He and his wife, Olga, moved to Oregon from Colorado to be closer to a son in Lake Oswego, and chose Mirabella over a retirement facility in McMinnville. "The pull was we've never lived in a large city before," he says.
Ivey, whose tools equip the woodshop, says he's become much more social than he was when living at home.
Mirabella Portland is owned by Pacific Retirement Services Inc., based in Medford. Paul Riepma, senior vice president, says the Portland project attracts "joiners and participators" who want to be connected to the energy of a city and don't want to live "out in the boondocks" where the only people they encounter are other seniors.
"It's kind of like going to a new high school together," he says. "The chemistry that the residents have built toward one another is driven by like-minded people traveling the road of life."
Pacific Retirement Services also owns Mirabella Seattle, Holladay Park Plaza in Portland's Lloyd District and seven other Continuing Care Retirement Communities.
The CCRC concept isn't new, but what sets Mirabella Portland apart are its green design features, dense urban setting, transportation link and affiliation with Oregon Health & Science University.
It's built on a reclaimed brownfield site, uses solar power to heat water, sends storm water through a green roof and bio-swales and reduces irrigation by using native plants in the landscaping, among other features.
It's part of the North Macadam Urban Renewal Area, and its neighbors include the Portland Aerial Tram and three other high-rise condo and apartment towers.
The Portland Streetcar runs past the front door, providing convenient rides to downtown shopping, galleries and shows. While most residents still have cars, many rarely use them and cite the streetcar as a favored feature.
Oregon Health & Science University's Center for Health and Healing is across the street, allowing easy access to doctor appointments. The center's pharmacy delivers prescriptions directly to Mirabella. Some residents take part in OHSU aging research projects.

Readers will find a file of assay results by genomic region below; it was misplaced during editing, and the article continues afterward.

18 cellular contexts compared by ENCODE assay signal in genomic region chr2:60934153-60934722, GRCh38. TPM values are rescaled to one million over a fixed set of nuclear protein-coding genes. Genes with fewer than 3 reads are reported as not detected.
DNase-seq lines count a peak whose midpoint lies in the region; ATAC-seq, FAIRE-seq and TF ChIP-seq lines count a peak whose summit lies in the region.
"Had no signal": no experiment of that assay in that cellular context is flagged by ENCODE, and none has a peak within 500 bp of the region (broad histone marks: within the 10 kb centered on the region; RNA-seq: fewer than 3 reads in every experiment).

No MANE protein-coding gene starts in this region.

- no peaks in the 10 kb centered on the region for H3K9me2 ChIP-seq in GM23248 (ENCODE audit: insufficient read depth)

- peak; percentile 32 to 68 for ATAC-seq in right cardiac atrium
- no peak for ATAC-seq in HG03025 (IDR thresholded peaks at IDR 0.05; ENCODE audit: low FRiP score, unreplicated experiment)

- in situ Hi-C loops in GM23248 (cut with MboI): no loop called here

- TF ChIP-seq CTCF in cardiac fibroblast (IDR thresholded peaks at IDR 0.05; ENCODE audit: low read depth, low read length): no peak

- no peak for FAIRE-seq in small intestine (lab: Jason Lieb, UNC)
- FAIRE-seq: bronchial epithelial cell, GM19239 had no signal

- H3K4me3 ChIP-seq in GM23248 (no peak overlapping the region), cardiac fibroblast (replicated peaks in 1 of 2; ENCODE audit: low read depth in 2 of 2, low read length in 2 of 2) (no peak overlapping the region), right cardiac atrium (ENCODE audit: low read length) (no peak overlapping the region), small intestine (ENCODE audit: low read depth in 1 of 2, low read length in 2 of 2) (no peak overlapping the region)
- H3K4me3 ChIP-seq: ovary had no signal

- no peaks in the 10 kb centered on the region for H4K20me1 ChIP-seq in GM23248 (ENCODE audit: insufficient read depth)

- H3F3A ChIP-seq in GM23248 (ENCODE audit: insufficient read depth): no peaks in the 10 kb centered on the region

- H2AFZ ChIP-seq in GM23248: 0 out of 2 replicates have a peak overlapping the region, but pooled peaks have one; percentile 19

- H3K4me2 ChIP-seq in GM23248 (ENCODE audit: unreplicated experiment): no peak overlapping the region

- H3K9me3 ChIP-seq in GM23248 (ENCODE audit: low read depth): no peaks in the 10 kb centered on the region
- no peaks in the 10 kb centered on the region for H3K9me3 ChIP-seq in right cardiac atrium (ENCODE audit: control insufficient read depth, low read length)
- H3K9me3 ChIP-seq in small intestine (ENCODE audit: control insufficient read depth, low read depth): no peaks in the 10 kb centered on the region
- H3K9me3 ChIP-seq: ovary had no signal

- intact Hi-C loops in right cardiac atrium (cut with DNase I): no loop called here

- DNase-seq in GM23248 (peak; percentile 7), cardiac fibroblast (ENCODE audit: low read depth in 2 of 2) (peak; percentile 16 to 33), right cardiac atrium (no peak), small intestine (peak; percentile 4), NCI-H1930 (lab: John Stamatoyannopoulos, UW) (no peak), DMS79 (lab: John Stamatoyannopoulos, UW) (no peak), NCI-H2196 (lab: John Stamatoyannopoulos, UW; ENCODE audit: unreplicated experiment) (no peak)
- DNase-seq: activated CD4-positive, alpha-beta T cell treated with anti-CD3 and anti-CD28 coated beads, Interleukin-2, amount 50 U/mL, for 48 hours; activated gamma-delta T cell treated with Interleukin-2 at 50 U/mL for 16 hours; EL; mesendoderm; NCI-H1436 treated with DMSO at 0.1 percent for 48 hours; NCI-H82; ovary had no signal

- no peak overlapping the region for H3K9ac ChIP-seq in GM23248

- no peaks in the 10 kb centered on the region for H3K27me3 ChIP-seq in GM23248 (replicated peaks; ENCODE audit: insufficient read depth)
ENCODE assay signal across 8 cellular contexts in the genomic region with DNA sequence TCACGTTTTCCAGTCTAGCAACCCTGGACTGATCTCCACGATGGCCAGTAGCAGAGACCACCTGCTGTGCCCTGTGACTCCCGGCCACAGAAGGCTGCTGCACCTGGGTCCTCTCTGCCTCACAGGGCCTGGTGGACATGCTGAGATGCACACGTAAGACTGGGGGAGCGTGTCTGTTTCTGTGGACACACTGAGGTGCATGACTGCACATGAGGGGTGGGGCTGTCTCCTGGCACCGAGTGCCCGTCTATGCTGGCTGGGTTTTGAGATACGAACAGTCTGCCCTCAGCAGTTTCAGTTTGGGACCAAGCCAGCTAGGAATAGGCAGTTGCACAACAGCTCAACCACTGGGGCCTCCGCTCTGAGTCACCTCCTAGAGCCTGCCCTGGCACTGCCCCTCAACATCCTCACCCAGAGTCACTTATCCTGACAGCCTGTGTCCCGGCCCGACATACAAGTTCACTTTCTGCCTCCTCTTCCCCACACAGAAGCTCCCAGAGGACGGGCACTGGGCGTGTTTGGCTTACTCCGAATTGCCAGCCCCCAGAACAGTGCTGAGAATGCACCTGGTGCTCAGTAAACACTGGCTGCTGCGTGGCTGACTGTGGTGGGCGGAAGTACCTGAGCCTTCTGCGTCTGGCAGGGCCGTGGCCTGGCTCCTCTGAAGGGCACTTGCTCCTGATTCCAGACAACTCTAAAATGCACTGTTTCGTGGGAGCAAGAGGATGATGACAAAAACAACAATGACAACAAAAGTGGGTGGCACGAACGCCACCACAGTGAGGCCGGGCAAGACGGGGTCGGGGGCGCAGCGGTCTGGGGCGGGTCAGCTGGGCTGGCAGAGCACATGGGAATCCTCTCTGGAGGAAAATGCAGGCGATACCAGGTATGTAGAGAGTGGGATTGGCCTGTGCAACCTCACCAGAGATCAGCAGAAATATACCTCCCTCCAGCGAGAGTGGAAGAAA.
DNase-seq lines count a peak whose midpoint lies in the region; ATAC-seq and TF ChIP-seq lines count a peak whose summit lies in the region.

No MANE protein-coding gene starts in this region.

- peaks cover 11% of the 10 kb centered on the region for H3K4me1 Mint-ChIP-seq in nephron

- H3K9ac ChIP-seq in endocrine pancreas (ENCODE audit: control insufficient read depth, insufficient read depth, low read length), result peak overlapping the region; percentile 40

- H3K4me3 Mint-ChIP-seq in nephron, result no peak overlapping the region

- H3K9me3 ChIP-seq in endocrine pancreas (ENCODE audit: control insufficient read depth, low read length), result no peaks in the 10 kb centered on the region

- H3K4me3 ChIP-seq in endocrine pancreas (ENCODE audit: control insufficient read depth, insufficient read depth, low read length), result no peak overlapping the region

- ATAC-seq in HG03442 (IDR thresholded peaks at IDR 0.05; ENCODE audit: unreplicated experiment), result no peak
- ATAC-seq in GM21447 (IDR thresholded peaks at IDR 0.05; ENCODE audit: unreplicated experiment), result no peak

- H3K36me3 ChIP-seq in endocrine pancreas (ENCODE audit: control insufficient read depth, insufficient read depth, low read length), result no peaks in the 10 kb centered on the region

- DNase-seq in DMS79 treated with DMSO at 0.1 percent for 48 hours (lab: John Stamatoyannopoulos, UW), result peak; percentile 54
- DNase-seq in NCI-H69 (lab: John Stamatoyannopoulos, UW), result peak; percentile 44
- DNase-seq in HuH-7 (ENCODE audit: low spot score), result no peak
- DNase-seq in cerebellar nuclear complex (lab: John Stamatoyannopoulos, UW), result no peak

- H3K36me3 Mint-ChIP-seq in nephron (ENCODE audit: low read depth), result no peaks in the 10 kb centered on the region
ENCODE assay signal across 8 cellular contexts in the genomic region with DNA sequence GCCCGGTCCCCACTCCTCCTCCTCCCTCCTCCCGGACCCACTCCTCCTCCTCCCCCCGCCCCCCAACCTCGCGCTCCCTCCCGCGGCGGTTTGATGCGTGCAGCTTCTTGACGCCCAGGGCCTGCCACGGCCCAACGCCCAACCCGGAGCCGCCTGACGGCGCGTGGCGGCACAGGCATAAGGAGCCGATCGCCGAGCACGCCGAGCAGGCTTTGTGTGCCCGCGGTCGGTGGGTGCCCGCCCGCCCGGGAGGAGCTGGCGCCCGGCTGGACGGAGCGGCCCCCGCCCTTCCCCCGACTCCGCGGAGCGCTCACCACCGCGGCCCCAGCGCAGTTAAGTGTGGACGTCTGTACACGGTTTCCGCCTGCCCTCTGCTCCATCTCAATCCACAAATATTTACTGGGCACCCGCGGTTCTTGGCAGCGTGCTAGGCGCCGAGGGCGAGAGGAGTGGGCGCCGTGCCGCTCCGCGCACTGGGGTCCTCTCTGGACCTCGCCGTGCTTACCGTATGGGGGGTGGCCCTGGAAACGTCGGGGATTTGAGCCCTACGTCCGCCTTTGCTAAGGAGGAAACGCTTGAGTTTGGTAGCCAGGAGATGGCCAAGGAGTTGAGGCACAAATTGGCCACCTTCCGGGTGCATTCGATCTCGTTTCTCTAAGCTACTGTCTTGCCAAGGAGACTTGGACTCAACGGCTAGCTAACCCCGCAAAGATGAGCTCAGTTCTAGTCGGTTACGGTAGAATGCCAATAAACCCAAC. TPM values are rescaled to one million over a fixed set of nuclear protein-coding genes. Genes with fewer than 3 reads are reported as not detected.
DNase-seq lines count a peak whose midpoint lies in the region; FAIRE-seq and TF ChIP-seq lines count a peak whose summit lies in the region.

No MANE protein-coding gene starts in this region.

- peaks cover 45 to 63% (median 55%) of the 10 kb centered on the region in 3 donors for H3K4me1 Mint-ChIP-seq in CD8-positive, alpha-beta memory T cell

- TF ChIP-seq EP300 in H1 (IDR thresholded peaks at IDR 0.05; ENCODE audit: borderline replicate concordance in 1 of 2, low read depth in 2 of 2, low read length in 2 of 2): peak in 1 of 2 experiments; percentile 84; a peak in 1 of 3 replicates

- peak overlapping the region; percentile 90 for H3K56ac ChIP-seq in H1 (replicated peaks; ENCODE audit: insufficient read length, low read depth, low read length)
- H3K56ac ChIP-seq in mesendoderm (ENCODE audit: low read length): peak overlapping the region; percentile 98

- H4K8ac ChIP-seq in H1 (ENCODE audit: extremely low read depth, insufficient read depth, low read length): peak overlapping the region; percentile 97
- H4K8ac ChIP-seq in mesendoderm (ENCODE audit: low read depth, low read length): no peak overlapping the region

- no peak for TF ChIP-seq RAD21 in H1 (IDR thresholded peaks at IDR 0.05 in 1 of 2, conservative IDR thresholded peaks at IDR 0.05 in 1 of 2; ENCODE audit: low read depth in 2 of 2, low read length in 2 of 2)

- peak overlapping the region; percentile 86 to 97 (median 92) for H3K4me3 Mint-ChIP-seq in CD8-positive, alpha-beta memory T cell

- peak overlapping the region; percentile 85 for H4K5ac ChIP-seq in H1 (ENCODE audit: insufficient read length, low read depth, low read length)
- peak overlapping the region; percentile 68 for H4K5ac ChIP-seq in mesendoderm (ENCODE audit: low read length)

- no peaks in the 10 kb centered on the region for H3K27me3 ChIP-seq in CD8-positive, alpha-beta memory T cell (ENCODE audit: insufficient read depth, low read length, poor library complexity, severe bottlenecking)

Mirabella isn't cheap. Residents commonly pay an entrance fee that ranges from a minimum of $260,000 up to $600,000 or $700,000, depending on the size and style of apartment. The entrance fee is 90 percent returnable to residents' estates. Most residents sell their homes to come up with the entrance fee. In addition, residents pay a monthly fee of $3,500 to $4,200, plus $854 for a second person. The fee covers complimentary short-stay nursing care and discounted long-term care. It also covers utilities, housekeeping, parking, security and up to 30 meals per month per person in one of Mirabella's four restaurants.
Despite the cost, Mirabella will reach 95 percent occupancy by the end of January, and 300 prospective residents have paid $1,000 to get on the waiting list.
The urban renewal site that includes Mirabella is planned to eventually have 5,000 residents and 10,000 jobs, said Geraldene Moyle, senior project manager with the Portland Development Commission, which oversees the district. As the only retirement center planned, it diversifies the area, Moyle says.
"While it was under construction we'd get calls all the time," she says. "I'm not surprised it filled up quickly."
Paula Carder, a Portland State University gerontologist, says Mirabella is part of a national trend in retirement living.
"Transportation and activities," she says, "and close to health care."
The building's sustainability features appeal to seniors, she says.
"I think often times the focus on green living and recycling tends to be about younger people, but certainly older people can be seen as stewards," she says. "They want the world to be a better place for their children and grandchildren."
Riepma, the Pacific Retirement Services senior vice president, says Mirabella Portland is a highlight of his 33 years of building retirement communities.
"Of all my endeavors, this one turned out remarkably well," he says. "This is surely not my grandparents' old folks home."
Copyright 2012 The Associated Press